Beech Milkcap

Lactarius blennius

Appears in

By Roger Phillips

Published 2006

  • About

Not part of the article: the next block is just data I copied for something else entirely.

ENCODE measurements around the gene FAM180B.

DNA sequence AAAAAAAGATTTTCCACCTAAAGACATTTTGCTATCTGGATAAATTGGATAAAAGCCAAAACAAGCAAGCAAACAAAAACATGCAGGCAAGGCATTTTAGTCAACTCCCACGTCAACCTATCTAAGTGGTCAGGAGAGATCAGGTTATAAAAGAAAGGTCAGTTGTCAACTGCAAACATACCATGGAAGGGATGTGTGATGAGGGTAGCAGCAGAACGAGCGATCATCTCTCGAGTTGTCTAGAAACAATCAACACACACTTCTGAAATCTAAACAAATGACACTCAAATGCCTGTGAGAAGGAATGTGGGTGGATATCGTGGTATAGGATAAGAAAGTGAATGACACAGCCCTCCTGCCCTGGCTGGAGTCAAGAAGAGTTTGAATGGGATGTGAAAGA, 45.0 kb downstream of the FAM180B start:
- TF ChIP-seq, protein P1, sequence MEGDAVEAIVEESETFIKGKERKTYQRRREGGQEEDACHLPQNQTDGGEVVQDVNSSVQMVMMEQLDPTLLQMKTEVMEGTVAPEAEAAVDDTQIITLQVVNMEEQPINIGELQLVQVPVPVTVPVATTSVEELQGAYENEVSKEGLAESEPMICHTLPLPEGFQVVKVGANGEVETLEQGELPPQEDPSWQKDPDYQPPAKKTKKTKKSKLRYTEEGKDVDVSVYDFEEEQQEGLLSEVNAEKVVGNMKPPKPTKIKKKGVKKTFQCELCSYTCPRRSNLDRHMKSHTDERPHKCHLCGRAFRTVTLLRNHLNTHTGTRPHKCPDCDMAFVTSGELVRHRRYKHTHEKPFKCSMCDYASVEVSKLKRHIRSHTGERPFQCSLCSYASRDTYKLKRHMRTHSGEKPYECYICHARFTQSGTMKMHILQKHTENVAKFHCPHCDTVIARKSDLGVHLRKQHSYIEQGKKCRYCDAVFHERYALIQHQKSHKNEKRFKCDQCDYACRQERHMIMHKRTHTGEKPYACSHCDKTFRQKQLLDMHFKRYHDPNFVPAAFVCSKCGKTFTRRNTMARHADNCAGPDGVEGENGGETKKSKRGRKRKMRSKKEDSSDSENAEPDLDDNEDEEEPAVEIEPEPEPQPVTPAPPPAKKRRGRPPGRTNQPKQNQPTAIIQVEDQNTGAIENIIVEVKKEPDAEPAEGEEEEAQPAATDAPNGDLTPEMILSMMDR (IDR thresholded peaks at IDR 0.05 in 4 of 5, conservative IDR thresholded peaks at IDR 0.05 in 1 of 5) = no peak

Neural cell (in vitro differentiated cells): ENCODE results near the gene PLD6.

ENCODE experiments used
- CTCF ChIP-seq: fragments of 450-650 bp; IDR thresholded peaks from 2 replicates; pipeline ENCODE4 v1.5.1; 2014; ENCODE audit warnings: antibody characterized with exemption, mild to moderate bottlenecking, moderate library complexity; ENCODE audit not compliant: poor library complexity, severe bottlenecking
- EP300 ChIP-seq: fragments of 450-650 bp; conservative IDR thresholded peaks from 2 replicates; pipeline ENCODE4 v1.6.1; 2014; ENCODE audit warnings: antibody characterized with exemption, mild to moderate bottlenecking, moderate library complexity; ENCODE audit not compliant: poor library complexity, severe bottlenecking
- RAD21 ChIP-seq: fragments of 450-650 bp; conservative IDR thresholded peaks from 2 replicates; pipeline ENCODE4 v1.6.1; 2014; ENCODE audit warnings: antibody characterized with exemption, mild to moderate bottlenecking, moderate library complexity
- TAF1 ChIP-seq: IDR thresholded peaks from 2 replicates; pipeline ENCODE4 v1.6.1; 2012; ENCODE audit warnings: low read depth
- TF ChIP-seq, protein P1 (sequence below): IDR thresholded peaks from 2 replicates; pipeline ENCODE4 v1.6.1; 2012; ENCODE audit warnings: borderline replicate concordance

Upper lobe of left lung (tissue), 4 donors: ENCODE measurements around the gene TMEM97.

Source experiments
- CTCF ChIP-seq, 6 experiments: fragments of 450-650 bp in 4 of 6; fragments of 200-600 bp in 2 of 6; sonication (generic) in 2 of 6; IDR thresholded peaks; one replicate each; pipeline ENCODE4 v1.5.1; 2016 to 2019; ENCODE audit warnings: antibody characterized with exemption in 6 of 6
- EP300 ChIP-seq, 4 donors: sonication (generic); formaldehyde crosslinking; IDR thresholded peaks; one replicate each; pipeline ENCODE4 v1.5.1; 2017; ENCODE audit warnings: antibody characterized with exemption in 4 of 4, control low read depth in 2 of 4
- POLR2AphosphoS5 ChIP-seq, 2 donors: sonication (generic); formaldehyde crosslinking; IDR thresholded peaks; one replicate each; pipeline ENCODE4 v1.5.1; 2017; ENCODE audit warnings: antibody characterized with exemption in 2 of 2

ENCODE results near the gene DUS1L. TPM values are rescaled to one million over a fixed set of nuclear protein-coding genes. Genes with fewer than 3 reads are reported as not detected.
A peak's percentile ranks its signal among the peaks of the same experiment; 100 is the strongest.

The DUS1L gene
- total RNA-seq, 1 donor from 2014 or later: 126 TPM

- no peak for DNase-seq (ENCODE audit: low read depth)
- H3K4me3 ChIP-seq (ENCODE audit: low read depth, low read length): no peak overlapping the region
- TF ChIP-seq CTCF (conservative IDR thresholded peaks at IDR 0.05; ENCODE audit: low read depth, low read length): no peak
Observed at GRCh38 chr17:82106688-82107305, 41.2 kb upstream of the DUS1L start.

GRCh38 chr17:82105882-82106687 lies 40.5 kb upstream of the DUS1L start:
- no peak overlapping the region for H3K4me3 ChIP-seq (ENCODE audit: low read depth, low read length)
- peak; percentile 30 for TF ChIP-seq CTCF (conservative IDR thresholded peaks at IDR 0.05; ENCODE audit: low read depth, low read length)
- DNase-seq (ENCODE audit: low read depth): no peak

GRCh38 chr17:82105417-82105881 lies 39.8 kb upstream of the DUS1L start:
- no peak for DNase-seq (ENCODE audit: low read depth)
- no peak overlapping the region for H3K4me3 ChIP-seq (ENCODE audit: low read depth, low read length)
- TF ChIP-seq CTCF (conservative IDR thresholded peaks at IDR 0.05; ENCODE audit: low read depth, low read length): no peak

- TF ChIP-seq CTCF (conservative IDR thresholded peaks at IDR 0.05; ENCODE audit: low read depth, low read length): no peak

Beech Milkcap Lactarius blennius (Fr.) Fr. (illustrated 50% life size) Cap 4–10cm across, flattened convex, later centrally depressed, margin incurved; pale olive to greenish-grey, pale greyish-sepia or even dull greenish, with darker, drop-like blotches often grouped into concentric bands; very slimy when moist. Stem 40–50×10–17mm; paler than the cap, pale olive to pale grey or whitish; slimy. Flesh whitish. Gills slightly decurrent; white or whitish at first, later creamy to very pale buff, becoming brownish-greyish when wounded; this and their colour distinguish this from Lactarius fluens. Milk white, drying grey; taste very hot and acrid. Spores 7–8×5.5–6.5¼, elliptical with low warts joined by ridges with a few cross-connections, and tending to run across the spores. Spore print creamy (C) with a flesh-coloured tinge. Habitat in broad-leaved woods, especially beech; late summer to late autumn. Very common. Edible if cooked, but not recommended.